A couple weeks ago, I wrote that the Real Techniques Sponge had gone on sale at drugstore.com. I’m not sure whether or not it is still on sale there, but just like any drugstore, their sales rotate. If it isn’t on sale there, you can try other resellers of Real Techniques products.
I received the Real Techniques Sponge pretty quickly and was anxious to see how it compared to my tried-and-true classic beautyblender sponge.
Look & Feel
One end of the Real Techniques Sponge features a tapered, pointed tip but that’s where the shape-similarities end. Instead of widening out to an egg-like end, it does widen through the center a bit and then tapers back out, with one side being cut into a flat edge. The Pixiwoo ladies say this is to facilitate application around the contours of the nose and eye areas.
Upon removing the Real Techniques Sponge from its packaging, I immediately noticed that it is firmer than the beautyblender.
Sizing it Up
Here’s a size comparison to my beautyblender:
beautyblender.PRO compared to the Real Techniques Sponge
The texture, differs, as well. Once wet, the Real Techniques Sponge didn’t feel as smooth as the beautyblender, but it is hard to judge without actually using it for application.
Below, the Real Techniques Sponge has been saturated with water. You can see how much larger it is than its dry state in contrast to its packaging:
I went about applying my Ponds Luminous Finish BB+ Cream the way I usually do: dispensing some on the back of my hand, then dotted it on my face with a clean finger. I then stippled the product into my skin with the broad, rounded sides of the sponge, and used the flat side around my nose and eyes. The texture discrepancy I noted before? More noticeable on my face than in my hands. Compared to the beautyblender, the Real Techniques Sponge almost feels rough. It is NOT rough, it isn’t uncomfortable…but the difference is detectable.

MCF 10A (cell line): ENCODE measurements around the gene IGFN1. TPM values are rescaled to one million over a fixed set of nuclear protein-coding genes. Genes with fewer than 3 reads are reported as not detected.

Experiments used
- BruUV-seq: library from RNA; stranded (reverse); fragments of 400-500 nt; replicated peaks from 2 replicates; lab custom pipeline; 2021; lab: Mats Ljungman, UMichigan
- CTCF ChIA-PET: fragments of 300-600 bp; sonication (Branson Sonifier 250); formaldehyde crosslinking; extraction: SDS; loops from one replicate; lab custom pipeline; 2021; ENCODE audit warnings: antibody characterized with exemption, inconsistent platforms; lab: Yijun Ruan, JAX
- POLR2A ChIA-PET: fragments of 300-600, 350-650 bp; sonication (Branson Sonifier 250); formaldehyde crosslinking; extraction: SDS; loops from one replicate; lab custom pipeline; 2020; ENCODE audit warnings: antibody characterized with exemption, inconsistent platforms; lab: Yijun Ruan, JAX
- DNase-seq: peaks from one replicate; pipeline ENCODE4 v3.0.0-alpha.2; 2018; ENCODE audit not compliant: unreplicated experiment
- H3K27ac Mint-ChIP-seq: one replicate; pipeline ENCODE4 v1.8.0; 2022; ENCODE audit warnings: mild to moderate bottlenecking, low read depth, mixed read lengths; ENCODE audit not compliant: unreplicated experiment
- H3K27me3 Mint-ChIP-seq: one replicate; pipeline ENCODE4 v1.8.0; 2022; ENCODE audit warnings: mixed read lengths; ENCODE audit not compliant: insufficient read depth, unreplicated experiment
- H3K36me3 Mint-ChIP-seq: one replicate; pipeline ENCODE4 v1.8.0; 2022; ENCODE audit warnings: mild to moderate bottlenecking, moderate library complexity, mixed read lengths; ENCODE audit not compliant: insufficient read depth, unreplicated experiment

After the product I had placed on my face could no longer be spread, I needed to apply more even though I used my usual amount. This means this sponge absorbs more than my beautyblender (and my Bundle Monster sponges). In short, the Real Techniques sponge absorbs a lot of product, in comparison.
I repeated this test with a liquid foundation, too, rather than a cream. For this test, I used L’Oreal True Match in a shade too dark for me and experienced the same sort of results – very sheer application, requiring more product than I usually use.
Also – here’s a quick (no photo) comparison to the Bundle Monster sponges I reviewed a while back – the Real Techniques Sponge is not as firm as the Bundle Monster Sponges. Size-wise, it is longer pre- and post-wet. The Bundle Monster sponge feels more ‘bouncy,’ when using it to stipple and does a great job with my Ponds BB+ Cream (it is actually my preferred applicator for it), but like I mentioned in this review – the Real Techniques Sponge still absorbs more product and has a rougher texture.
The Bottom Line
For what it is, the Real Techniques Sponge isn’t bad, especially if you can get it for $4.79. It’s a great way to explore sponges of this nature without committing to a full-priced beautyblender or to multiple Bundle Monster sponges. That said, I wouldn’t say it is a be-all-end-all, and I definitely wouldn’t call it a beautyblender, “dupe.” It does feel like a lower-quality material but you need to decide for yourself what is more important – feel, cost, or product needed?
Have you tried the Real Techniques Sponge?